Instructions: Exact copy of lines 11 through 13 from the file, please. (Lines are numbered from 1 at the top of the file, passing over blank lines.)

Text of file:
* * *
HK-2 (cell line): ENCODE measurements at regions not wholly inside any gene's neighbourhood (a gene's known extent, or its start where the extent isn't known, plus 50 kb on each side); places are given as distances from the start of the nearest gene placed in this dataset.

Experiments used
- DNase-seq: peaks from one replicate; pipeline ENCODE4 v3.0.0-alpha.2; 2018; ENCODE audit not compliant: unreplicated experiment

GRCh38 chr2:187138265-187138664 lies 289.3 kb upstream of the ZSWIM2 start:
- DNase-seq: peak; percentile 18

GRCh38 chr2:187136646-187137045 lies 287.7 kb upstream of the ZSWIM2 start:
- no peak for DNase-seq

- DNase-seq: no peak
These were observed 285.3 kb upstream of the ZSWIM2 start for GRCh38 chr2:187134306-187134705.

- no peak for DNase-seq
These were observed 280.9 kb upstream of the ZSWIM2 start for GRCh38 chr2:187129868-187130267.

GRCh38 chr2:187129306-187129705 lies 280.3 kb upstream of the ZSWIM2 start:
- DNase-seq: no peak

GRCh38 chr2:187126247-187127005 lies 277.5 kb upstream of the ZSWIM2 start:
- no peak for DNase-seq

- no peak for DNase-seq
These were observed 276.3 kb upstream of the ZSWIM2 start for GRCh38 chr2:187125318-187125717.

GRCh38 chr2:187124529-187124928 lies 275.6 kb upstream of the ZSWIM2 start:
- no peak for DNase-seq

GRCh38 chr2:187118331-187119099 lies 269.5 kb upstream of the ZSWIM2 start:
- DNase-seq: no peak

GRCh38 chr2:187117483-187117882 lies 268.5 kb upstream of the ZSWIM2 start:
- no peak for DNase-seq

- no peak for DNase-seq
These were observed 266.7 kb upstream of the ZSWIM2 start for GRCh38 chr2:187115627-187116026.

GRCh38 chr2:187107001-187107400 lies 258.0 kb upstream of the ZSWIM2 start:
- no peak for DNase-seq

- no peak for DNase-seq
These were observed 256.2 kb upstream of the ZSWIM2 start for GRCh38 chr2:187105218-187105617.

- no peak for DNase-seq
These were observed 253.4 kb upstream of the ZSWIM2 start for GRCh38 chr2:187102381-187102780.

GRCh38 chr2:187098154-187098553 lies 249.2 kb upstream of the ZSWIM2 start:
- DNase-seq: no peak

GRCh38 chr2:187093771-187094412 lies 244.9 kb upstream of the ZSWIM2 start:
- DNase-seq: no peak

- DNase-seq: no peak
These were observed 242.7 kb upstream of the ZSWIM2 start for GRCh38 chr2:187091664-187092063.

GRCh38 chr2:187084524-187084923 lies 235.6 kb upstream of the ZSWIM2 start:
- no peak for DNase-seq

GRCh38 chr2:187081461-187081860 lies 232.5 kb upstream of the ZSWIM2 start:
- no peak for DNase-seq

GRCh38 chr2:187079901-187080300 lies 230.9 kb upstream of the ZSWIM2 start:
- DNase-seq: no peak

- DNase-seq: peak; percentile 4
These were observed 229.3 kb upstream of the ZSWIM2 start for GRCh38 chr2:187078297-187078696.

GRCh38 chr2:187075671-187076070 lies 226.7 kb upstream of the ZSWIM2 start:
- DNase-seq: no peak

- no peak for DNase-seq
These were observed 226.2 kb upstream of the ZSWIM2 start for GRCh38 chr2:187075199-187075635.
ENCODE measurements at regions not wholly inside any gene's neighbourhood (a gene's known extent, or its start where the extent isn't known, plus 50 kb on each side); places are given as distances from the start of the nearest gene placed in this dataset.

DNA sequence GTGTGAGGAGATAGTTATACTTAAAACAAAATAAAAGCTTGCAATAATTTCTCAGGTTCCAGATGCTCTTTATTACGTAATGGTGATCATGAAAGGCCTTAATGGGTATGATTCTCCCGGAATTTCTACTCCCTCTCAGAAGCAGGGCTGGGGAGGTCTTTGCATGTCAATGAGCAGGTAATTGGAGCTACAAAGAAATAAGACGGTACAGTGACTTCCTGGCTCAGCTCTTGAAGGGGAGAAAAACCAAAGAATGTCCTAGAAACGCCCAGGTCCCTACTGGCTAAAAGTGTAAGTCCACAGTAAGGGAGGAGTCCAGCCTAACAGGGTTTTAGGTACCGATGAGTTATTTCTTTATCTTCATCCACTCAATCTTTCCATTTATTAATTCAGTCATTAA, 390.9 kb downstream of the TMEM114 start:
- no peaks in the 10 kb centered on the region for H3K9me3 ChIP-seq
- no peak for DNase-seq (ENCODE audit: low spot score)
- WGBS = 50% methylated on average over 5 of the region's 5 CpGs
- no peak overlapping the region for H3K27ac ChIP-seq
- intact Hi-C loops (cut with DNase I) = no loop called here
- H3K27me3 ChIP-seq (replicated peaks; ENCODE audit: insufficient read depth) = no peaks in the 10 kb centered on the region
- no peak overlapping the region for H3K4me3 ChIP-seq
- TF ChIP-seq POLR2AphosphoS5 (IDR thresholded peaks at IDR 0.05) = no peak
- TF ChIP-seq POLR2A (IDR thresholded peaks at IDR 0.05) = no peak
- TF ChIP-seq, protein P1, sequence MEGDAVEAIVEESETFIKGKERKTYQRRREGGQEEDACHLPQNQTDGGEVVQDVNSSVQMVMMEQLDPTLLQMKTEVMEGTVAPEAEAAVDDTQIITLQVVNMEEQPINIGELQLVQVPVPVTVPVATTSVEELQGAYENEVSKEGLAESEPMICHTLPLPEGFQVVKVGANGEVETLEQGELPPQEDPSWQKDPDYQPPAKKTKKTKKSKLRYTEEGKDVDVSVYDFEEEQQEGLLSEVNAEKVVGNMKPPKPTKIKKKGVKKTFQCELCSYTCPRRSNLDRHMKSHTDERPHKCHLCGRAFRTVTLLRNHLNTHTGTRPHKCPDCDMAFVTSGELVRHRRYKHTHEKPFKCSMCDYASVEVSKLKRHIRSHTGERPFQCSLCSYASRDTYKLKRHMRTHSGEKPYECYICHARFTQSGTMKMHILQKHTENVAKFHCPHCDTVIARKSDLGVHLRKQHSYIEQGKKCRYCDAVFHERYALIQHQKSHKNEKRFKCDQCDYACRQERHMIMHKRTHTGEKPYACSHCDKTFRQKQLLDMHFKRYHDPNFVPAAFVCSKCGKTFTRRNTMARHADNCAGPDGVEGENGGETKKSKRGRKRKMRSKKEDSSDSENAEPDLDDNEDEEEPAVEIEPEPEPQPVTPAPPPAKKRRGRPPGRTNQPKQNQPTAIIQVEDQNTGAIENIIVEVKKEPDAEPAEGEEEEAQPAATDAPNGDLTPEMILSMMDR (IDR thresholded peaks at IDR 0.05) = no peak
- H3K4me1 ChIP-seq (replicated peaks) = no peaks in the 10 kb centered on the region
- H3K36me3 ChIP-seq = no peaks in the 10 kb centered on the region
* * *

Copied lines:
These were observed 280.9 kb upstream of the ZSWIM2 start for GRCh38 chr2:187129868-187130267.

GRCh38 chr2:187129306-187129705 lies 280.3 kb upstream of the ZSWIM2 start:
- DNase-seq: no peak